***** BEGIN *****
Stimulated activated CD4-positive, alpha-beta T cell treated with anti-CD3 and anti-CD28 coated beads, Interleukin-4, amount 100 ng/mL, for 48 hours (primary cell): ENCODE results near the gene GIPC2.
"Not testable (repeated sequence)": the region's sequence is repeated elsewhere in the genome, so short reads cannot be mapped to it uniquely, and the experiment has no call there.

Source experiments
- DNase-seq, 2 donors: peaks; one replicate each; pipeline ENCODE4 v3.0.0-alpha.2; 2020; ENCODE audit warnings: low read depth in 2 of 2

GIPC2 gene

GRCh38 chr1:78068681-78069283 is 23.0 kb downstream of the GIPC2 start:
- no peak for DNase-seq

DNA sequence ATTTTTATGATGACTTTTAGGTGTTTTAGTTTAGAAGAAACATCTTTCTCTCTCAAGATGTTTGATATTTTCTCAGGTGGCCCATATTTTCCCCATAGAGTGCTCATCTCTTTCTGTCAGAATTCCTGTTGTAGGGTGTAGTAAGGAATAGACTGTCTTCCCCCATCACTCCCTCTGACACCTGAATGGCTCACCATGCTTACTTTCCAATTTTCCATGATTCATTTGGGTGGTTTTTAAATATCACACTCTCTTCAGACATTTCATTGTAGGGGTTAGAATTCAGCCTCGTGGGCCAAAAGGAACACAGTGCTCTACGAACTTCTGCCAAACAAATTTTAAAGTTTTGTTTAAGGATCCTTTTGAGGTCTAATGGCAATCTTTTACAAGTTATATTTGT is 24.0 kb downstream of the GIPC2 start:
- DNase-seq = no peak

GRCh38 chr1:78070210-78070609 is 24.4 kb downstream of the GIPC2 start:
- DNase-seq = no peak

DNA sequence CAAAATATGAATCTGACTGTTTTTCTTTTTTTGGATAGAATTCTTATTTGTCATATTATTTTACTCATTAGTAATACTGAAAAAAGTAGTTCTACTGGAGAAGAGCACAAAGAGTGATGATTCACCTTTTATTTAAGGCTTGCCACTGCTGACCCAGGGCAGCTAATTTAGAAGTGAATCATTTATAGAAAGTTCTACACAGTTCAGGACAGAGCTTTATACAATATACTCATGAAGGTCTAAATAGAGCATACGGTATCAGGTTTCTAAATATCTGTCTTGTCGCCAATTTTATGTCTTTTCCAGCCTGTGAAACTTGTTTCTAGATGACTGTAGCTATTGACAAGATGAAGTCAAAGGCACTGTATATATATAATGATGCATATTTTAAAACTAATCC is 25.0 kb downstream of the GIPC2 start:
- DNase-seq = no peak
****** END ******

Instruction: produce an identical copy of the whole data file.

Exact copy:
Stimulated activated CD4-positive, alpha-beta T cell treated with anti-CD3 and anti-CD28 coated beads, Interleukin-4, amount 100 ng/mL, for 48 hours (primary cell): ENCODE results near the gene GIPC2.
"Not testable (repeated sequence)": the region's sequence is repeated elsewhere in the genome, so short reads cannot be mapped to it uniquely, and the experiment has no call there.

Source experiments
- DNase-seq, 2 donors: peaks; one replicate each; pipeline ENCODE4 v3.0.0-alpha.2; 2020; ENCODE audit warnings: low read depth in 2 of 2

GIPC2 gene

GRCh38 chr1:78068681-78069283 is 23.0 kb downstream of the GIPC2 start:
- no peak for DNase-seq

DNA sequence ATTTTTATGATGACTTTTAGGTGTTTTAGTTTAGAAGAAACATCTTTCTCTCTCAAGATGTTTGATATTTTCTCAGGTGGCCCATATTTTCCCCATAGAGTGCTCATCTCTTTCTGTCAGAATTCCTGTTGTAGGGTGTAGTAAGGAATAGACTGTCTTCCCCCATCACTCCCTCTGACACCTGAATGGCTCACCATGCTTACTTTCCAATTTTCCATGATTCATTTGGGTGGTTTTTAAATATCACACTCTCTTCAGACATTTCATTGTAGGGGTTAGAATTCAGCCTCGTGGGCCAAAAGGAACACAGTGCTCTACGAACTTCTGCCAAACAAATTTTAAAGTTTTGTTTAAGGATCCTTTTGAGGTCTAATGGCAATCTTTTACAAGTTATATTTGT is 24.0 kb downstream of the GIPC2 start:
- DNase-seq = no peak

GRCh38 chr1:78070210-78070609 is 24.4 kb downstream of the GIPC2 start:
- DNase-seq = no peak

DNA sequence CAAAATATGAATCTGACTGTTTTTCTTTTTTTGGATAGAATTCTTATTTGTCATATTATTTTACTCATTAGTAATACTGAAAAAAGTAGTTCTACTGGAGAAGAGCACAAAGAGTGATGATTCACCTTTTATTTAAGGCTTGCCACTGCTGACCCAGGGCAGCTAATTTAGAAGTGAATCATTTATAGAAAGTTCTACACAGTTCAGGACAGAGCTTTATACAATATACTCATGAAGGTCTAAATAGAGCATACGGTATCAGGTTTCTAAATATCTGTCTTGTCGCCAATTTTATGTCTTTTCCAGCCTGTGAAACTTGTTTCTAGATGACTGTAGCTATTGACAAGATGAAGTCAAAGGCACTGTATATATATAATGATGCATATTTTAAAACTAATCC is 25.0 kb downstream of the GIPC2 start:
- DNase-seq = no peak